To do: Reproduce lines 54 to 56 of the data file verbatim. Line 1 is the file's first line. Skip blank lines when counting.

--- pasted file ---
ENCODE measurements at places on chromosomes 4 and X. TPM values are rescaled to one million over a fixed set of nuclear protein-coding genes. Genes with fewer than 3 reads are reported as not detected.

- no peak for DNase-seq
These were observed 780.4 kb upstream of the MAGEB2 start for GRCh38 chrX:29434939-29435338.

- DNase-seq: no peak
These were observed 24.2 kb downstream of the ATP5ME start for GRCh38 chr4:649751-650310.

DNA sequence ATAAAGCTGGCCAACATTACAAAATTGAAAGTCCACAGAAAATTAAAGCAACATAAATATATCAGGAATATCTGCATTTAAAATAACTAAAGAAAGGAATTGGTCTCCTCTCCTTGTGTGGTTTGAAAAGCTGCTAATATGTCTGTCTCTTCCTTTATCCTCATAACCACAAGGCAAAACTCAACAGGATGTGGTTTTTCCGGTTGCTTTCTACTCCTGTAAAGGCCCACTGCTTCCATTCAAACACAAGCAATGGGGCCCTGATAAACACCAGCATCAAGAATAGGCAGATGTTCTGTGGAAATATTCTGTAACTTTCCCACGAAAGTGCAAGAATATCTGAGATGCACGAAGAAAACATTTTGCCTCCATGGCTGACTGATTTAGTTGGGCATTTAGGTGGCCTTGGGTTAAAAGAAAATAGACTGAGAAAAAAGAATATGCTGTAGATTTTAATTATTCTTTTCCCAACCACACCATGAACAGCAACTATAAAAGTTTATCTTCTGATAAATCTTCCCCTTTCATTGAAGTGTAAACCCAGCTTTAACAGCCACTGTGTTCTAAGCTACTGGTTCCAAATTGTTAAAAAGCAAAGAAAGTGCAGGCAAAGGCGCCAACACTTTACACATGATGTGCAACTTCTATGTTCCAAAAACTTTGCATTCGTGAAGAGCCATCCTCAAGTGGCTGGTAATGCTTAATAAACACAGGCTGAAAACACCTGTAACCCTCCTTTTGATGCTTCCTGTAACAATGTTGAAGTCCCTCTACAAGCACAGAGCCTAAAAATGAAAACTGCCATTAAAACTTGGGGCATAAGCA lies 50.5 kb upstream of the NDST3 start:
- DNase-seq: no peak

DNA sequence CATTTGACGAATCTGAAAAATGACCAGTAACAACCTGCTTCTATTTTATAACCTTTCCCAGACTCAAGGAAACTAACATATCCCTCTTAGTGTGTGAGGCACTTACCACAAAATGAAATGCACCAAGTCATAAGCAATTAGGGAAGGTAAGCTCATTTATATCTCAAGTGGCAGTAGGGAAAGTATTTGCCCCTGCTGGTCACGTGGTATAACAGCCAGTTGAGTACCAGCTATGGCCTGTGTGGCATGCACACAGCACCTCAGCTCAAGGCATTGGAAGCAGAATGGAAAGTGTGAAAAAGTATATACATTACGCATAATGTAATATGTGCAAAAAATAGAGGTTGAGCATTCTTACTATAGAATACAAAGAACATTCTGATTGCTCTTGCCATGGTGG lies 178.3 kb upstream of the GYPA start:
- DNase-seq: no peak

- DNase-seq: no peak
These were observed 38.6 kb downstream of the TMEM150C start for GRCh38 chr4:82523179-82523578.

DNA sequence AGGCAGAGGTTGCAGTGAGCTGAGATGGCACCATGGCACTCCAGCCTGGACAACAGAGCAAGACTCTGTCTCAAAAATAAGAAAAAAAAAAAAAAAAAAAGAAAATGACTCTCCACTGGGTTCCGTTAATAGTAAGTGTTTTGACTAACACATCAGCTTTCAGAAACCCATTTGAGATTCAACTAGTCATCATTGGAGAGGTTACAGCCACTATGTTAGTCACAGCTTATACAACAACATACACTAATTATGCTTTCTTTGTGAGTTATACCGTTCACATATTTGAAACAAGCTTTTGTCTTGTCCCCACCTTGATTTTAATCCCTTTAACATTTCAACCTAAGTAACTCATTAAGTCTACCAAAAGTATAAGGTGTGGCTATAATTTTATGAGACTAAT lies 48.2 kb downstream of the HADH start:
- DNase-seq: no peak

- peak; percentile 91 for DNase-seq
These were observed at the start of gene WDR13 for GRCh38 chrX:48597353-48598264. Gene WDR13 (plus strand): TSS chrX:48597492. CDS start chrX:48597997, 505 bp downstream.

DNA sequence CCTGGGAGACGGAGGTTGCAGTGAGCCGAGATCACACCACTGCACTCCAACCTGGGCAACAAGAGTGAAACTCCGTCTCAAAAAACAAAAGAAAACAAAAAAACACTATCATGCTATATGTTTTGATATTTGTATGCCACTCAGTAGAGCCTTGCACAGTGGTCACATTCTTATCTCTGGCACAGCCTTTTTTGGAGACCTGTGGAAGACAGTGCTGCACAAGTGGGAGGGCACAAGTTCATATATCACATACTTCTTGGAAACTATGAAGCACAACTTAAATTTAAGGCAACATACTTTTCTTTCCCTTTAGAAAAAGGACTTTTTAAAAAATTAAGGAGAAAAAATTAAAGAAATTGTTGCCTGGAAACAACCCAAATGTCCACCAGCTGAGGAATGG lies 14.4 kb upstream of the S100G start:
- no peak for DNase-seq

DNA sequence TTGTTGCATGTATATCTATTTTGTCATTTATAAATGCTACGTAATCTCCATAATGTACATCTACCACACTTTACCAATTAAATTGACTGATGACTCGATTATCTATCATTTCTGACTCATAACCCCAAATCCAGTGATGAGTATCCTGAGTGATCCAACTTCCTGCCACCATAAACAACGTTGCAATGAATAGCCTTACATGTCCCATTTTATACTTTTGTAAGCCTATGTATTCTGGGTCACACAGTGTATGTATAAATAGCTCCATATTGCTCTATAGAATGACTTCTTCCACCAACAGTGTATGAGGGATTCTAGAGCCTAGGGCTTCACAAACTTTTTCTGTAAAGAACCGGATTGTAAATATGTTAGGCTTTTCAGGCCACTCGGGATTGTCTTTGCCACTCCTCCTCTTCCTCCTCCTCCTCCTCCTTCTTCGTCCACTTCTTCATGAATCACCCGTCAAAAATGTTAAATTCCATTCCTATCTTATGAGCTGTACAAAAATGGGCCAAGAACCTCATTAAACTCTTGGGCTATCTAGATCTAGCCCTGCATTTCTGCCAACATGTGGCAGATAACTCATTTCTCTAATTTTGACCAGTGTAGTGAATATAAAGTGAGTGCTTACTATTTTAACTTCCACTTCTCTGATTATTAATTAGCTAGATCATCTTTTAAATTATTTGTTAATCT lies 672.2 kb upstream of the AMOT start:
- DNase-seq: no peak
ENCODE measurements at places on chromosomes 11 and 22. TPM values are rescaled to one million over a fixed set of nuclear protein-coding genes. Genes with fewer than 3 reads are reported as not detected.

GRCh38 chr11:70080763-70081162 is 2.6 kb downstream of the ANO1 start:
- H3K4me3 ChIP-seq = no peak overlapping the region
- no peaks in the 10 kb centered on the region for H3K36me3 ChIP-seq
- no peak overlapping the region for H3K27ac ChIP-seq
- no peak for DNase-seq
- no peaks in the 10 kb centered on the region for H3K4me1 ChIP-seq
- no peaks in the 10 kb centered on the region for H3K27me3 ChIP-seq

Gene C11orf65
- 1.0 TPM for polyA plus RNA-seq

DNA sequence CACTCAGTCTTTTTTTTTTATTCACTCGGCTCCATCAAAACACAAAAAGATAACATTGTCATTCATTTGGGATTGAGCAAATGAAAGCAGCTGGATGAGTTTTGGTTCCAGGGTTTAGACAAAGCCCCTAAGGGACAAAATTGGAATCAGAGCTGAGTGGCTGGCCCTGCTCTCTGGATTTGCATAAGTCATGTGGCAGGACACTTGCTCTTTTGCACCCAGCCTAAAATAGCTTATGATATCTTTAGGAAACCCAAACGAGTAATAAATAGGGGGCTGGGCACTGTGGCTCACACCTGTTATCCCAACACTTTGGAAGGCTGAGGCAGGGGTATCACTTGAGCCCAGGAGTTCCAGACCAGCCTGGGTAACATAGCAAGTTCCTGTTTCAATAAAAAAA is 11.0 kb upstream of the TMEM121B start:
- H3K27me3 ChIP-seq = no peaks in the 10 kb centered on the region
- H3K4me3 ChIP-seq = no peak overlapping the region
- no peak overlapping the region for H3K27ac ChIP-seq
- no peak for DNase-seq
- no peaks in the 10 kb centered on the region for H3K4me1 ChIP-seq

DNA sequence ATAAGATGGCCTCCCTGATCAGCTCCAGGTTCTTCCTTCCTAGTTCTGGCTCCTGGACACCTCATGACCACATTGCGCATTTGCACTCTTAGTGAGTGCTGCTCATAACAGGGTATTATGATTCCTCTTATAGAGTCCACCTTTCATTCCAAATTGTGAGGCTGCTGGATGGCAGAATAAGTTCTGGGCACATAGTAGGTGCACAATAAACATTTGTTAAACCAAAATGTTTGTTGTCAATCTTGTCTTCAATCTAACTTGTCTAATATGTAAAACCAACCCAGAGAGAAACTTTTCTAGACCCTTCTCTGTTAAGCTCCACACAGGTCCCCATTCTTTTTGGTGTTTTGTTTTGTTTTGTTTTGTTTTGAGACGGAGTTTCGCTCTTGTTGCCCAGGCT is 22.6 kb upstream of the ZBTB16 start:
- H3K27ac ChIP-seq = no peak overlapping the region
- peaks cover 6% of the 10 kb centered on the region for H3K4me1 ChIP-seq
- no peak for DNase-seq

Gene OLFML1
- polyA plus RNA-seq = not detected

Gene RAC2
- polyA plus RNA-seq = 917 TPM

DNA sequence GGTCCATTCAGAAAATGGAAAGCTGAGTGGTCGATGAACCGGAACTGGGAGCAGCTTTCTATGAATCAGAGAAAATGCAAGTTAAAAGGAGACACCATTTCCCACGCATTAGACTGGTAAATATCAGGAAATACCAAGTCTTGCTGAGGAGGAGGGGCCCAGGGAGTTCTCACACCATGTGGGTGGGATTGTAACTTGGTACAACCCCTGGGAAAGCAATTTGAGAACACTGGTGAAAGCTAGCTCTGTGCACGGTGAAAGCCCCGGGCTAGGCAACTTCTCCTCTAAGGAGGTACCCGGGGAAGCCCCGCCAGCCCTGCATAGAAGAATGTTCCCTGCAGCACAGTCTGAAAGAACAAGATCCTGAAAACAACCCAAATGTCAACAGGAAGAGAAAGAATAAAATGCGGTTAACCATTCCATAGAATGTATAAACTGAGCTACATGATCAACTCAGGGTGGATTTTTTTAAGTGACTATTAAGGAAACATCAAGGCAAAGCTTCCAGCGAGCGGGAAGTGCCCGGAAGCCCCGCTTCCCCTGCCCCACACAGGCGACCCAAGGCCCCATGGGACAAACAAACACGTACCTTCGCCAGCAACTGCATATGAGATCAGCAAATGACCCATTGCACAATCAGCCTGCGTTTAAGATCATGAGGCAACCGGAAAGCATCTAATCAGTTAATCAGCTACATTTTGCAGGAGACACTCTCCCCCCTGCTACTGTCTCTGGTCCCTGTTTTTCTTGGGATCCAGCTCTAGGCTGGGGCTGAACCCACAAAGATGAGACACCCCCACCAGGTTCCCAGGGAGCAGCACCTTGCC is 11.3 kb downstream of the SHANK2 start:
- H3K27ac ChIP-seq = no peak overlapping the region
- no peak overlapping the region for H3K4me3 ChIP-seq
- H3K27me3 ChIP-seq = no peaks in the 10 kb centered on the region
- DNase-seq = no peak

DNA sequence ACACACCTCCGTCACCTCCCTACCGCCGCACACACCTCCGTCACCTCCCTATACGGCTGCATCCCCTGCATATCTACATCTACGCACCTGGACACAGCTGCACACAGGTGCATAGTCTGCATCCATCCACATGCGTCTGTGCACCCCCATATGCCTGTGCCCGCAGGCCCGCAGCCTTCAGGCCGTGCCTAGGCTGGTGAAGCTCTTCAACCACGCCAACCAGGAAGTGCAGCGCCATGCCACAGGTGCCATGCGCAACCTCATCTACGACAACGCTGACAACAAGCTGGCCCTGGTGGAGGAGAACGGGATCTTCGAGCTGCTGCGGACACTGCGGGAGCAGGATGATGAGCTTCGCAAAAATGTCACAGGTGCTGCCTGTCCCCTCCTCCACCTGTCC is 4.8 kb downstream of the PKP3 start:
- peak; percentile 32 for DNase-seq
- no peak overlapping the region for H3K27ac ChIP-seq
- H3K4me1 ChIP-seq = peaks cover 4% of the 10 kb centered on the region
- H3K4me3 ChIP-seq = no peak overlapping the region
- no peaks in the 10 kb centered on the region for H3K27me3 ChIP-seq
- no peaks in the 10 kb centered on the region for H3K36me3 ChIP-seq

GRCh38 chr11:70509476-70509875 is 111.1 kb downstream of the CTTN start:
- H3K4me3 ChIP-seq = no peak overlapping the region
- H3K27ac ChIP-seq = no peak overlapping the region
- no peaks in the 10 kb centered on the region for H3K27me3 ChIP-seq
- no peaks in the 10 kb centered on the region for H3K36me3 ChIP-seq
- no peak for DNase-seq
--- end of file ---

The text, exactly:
- no peaks in the 10 kb centered on the region for H3K27me3 ChIP-seq
- no peaks in the 10 kb centered on the region for H3K36me3 ChIP-seq

GRCh38 chr11:70509476-70509875 is 111.1 kb downstream of the CTTN start: